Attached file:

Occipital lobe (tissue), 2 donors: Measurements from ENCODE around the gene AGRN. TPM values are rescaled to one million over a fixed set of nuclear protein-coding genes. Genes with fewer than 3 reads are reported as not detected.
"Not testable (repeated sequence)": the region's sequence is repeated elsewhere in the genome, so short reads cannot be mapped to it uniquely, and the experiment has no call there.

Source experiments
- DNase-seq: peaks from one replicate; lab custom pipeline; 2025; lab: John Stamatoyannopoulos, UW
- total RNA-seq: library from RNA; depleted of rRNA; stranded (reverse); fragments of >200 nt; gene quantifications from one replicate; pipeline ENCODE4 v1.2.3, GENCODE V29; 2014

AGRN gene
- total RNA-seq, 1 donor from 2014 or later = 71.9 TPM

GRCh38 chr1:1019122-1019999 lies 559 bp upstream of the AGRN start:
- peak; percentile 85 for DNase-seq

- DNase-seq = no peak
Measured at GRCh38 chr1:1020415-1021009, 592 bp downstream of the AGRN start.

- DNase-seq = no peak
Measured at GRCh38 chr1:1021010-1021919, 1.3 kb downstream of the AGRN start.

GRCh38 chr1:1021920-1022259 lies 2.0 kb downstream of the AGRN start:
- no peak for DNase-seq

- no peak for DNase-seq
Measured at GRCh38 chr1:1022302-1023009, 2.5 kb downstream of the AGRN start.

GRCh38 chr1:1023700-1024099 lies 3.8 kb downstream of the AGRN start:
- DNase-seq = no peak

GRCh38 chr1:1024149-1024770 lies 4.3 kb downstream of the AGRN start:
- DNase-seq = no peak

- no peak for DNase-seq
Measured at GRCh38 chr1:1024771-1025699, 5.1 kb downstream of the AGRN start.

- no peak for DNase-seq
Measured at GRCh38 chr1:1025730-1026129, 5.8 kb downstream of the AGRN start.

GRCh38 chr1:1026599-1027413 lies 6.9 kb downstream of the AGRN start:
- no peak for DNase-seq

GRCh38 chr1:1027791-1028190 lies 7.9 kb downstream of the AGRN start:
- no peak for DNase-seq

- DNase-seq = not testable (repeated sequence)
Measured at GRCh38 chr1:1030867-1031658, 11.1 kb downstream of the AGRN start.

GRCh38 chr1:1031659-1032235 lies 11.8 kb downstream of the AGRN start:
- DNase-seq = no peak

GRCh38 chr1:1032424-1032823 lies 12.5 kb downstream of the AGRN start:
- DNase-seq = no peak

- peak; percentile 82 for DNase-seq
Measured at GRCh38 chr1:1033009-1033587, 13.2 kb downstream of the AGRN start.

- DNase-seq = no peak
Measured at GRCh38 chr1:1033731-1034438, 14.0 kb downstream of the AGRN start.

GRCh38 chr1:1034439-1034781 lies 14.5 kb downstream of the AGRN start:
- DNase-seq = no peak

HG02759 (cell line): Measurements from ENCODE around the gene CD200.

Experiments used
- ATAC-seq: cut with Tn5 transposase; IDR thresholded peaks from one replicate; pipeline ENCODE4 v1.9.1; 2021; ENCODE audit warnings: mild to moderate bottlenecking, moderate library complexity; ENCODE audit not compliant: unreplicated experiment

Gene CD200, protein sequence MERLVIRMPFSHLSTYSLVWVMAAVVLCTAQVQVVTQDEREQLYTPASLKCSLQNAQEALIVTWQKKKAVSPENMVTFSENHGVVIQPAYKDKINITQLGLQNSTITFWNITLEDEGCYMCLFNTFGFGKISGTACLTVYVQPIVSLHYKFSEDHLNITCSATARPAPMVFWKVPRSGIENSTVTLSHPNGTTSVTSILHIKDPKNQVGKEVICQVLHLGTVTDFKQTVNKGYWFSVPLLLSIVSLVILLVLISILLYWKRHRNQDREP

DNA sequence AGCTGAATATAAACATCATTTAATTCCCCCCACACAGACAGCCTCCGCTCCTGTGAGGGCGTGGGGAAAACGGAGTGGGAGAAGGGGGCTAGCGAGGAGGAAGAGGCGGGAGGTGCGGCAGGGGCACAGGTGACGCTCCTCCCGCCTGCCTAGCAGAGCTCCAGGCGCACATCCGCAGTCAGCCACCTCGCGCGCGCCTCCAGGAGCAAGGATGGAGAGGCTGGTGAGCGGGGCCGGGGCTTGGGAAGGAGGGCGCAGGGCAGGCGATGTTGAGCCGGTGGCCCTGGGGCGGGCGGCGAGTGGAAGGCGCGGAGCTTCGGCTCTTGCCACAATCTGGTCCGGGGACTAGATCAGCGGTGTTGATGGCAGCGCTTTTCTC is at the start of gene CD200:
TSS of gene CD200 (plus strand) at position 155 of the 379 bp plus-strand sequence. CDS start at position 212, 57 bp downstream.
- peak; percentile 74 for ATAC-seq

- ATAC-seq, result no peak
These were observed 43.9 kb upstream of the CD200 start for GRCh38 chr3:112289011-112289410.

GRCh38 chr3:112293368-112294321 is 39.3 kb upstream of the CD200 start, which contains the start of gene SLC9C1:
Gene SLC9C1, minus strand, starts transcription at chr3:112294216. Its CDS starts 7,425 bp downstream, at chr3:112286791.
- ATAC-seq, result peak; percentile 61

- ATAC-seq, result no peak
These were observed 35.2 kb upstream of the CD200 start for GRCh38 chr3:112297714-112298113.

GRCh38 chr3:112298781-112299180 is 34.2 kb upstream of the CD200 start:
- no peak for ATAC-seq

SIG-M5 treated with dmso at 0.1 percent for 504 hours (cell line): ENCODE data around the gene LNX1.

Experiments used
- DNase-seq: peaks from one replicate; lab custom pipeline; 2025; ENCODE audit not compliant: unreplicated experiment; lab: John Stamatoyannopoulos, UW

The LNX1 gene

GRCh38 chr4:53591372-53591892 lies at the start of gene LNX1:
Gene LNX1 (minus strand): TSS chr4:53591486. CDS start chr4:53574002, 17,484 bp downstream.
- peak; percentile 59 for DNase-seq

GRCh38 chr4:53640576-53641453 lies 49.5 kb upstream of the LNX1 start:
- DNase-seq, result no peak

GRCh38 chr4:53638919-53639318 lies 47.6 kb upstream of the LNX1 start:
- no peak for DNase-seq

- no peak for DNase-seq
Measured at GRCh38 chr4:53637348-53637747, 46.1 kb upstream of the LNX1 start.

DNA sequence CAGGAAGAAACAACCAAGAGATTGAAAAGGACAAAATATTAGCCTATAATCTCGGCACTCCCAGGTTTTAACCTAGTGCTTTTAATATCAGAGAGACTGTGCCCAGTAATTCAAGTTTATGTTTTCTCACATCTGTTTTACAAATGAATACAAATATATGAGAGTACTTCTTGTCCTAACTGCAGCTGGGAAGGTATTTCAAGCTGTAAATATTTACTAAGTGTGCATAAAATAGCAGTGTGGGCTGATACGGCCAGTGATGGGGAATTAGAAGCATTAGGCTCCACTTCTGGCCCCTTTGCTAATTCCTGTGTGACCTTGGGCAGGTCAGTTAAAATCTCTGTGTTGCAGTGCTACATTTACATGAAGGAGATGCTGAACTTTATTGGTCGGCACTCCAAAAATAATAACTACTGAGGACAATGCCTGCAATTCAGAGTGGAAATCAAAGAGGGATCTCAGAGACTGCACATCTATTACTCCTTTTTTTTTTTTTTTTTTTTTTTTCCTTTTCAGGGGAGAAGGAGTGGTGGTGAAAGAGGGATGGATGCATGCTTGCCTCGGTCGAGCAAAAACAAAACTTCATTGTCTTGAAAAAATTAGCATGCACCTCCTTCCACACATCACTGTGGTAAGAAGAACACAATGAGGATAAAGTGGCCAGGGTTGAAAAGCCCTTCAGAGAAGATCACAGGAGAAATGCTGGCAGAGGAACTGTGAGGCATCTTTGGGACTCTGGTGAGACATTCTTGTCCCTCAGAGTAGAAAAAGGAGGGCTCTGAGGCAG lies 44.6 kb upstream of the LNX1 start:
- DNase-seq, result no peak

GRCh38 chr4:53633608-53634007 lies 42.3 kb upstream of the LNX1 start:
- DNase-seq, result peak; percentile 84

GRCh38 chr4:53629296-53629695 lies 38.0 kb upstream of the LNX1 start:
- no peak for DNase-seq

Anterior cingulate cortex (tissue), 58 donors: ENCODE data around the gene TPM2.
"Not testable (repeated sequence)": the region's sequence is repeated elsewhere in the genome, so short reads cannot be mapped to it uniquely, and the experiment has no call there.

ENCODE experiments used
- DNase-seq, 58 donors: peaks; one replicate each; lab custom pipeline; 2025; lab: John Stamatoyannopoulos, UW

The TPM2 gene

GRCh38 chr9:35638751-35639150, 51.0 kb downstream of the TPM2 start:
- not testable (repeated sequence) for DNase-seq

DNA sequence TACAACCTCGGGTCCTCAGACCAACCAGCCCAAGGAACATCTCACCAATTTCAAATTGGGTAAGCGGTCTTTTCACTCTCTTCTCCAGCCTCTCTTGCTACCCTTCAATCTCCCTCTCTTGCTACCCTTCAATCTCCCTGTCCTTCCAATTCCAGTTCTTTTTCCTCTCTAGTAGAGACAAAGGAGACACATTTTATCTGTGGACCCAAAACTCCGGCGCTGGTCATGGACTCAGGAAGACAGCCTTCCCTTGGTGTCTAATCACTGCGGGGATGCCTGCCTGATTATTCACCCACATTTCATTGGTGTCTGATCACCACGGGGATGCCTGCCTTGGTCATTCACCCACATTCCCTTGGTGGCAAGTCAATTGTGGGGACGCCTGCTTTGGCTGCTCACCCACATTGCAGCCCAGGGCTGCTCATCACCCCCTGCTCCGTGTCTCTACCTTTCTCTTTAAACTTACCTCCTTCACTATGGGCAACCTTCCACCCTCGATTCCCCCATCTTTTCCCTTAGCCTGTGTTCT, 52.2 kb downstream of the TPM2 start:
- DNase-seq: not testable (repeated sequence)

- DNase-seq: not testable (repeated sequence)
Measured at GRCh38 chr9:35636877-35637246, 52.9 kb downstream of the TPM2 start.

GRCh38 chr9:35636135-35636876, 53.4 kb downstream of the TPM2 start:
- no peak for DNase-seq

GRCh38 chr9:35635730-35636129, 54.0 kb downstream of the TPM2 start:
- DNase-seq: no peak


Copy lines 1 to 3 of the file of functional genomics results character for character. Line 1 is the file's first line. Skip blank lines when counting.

Occipital lobe (tissue), 2 donors: Measurements from ENCODE around the gene AGRN. TPM values are rescaled to one million over a fixed set of nuclear protein-coding genes. Genes with fewer than 3 reads are reported as not detected.
"Not testable (repeated sequence)": the region's sequence is repeated elsewhere in the genome, so short reads cannot be mapped to it uniquely, and the experiment has no call there.

Source experiments